Navigation Links
World AIDS Vaccine Day 2008
Date:5/16/2008

Debunking the Myth 25 Years Later: An AIDS Vaccine is Possible and Still Urgently Needed

NEW YORK, May 16 /PRNewswire-USNewswire/ -- Twenty-five years since the discovery of HIV, the world has made considerable advances in addressing the AIDS pandemic. Scientists have learned a tremendous amount about HIV, perhaps more than any other pathogen, and have developed more drugs to treat AIDS than all other viral diseases combined. But this progress is not enough. While it is vital to treat as many HIV-infected individuals as possible and provide current prevention options more widely, the world still urgently needs to search for new tools that can prevent people from becoming infected with HIV in the first place. And a vaccine remains the best hope for eliminating this devastating disease once and for all.

Eleven years ago, during a commencement speech made at Morgan State University, U.S. President Bill Clinton called for an AIDS vaccine within a decade. A year later, AIDS vaccine advocates around the world marked the first World AIDS Vaccine Day. While Clinton's ten-year goal was unfortunately not met, a great deal has been learned in the quest to develop a vaccine.

This has been an eventful year in AIDS vaccine development; the second vaccine candidate to complete efficacy testing failed. In the wake of this news, some skeptics have questioned whether an AIDS vaccine will ever be developed. It is true that scientists have a difficult task ahead, and much remains unknown. But on May 18, as we honor all the individuals who work tirelessly to help make an AIDS vaccine a reality, it is an appropriate moment to reflect on what we do know. It's much more than many realize.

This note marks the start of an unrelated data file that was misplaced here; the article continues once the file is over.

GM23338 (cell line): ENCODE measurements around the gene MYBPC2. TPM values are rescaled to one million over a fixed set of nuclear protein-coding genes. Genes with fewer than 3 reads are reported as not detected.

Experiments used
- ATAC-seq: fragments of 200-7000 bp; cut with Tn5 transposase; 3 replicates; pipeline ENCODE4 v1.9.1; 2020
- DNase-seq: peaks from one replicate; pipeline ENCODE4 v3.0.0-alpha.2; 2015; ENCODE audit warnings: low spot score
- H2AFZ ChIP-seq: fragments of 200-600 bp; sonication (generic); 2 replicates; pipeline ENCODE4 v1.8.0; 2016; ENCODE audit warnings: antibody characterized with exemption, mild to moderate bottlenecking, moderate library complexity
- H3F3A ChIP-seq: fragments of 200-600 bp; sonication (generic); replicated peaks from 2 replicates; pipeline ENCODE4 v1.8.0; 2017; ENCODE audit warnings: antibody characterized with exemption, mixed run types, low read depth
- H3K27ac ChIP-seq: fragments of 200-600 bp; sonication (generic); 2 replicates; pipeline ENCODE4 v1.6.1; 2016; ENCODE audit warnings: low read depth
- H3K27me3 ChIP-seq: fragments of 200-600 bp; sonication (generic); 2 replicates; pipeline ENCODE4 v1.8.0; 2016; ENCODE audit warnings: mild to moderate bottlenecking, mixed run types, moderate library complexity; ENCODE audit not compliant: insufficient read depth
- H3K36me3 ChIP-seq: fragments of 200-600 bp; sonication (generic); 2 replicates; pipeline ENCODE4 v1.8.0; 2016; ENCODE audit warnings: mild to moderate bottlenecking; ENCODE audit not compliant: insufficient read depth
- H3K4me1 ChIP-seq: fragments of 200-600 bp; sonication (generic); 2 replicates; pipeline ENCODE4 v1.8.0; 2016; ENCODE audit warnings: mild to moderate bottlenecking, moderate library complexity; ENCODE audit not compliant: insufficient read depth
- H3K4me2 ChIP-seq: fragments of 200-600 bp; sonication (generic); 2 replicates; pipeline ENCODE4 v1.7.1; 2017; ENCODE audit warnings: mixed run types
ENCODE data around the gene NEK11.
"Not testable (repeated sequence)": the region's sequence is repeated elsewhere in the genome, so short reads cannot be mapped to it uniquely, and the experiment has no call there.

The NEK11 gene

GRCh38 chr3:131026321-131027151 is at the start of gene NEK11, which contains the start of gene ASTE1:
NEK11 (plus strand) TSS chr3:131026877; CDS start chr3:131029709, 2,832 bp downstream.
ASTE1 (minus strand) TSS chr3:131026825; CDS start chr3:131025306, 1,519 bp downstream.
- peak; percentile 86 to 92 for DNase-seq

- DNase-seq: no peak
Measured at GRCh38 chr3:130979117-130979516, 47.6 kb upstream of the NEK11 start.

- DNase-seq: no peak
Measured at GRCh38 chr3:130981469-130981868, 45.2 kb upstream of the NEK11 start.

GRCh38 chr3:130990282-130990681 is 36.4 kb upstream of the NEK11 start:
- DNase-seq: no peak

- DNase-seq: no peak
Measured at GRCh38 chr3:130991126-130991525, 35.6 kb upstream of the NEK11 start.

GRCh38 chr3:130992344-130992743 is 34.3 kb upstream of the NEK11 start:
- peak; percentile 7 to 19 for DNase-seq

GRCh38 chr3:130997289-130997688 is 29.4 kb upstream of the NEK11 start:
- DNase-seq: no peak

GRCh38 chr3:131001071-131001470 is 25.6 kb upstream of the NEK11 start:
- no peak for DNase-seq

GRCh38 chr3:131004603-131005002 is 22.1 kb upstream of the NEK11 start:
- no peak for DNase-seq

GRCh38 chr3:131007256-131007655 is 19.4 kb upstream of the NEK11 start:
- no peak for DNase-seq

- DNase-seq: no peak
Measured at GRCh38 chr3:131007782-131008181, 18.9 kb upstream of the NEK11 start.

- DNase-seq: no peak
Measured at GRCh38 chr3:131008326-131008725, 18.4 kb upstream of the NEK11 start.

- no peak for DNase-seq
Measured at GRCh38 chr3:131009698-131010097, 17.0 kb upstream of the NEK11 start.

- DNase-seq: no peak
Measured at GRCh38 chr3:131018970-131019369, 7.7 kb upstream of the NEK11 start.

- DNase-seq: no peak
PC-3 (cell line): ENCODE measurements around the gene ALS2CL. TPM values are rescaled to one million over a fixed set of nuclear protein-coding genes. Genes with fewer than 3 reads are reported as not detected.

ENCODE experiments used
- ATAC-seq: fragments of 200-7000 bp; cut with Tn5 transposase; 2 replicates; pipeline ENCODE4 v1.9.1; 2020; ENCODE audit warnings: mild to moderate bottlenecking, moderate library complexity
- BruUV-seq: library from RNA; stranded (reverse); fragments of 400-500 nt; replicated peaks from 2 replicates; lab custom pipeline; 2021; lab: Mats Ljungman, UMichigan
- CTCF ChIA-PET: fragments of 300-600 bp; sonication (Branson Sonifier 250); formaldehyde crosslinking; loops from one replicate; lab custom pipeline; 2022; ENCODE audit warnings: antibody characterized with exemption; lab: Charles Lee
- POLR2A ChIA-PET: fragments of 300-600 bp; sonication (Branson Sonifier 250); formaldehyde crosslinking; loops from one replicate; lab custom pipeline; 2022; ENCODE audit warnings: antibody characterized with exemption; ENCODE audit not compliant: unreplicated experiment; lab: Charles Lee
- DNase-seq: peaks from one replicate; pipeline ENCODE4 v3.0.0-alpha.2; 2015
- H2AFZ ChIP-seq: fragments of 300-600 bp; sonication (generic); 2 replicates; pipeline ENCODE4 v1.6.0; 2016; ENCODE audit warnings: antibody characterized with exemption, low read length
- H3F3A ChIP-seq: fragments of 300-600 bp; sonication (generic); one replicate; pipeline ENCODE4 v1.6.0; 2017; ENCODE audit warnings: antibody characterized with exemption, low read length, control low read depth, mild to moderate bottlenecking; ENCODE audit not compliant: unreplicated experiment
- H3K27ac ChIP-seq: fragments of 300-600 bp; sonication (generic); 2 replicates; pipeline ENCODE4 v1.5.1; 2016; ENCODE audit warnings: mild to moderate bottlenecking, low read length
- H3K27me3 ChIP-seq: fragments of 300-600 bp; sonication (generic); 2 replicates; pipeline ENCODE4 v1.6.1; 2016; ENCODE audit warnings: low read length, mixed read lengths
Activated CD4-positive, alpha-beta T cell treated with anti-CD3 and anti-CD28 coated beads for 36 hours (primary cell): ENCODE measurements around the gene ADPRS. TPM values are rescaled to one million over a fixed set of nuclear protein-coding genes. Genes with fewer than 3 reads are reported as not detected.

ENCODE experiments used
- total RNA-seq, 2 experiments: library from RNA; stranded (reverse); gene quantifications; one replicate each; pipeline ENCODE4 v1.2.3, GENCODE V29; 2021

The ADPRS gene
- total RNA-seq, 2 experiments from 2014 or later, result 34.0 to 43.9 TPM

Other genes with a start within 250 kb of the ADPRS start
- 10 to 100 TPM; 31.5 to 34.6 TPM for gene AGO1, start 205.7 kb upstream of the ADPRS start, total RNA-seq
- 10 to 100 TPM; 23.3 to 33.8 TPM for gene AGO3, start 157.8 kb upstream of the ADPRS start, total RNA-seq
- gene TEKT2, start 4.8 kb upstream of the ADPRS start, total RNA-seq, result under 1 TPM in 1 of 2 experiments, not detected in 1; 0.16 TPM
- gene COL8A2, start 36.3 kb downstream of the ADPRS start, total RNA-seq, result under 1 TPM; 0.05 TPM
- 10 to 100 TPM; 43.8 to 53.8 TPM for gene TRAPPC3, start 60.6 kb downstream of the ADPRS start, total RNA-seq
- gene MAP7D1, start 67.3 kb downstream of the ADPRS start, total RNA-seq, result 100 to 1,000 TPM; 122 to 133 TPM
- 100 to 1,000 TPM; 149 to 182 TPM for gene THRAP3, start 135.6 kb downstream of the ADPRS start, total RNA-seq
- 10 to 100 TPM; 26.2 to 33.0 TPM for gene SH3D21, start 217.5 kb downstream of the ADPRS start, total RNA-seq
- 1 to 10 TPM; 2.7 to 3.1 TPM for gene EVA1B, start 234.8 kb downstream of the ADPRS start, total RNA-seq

Science suggests an AIDS vaccine is possible. Nearly every individual who becomes infected with HIV is able to hold the virus in check for several years before progressing to AIDS. What's more, some individuals, known as elite controllers, are able to hold the virus in check indefinitely. Scientists are now actively studying the immune responses of these unique individuals to identify clues that could help in the design of an effective AIDS vaccine.

Second, some HIV-infected individuals develop antibodies that are capable of neutralizing a broad range of HIV strains. To date, scientists have identified and mapped the structure of several of these antibodies and are actively trying to design immunogens that can stimulate the production of these antibodies in humans.

Finally, non-human primates immunized with a live, but weakened form of the simian equivalent of HIV are protected from infection. For safety reasons, we cannot immunize humans with weakened HIV, but scientists are actively studying the immune responses of these animals to better understand what it is that protects them from infection and to replicate these responses in the next generation of AIDS vaccine candidates.

Developing an AIDS vaccine is pioneering science. Scientists are hard at work on fresh new approaches to AIDS vaccines. Many of the AIDS vaccine candidates in the current pipeline focus on one arm of the immune system, aiming to stimulate T-cell immunity. It is likely that a fully preventive vaccine will need to stimulate both T-cell and antibody immune responses: antibodies to prevent the initial infection and T-cell immunity to mop up any rogue cells that do become infected. AIDS vaccine researchers are focused on both of these approaches, designing new vectors to carry the vaccine inserts, including some that replicate in the mucosal surfaces where HIV often enters the body. Experts are also collaborating worldwide to develop vaccine antigens that elicit broadly neutralizing antibodies and are even testing new technologies that could help to more effectively deliver vaccines. This past year alone, several organizations, including IAVI, have also created financing incentives to encourage biotechnology companies, which often contain a treasure trove of new ideas, to apply their technologies to AIDS vaccine discovery efforts.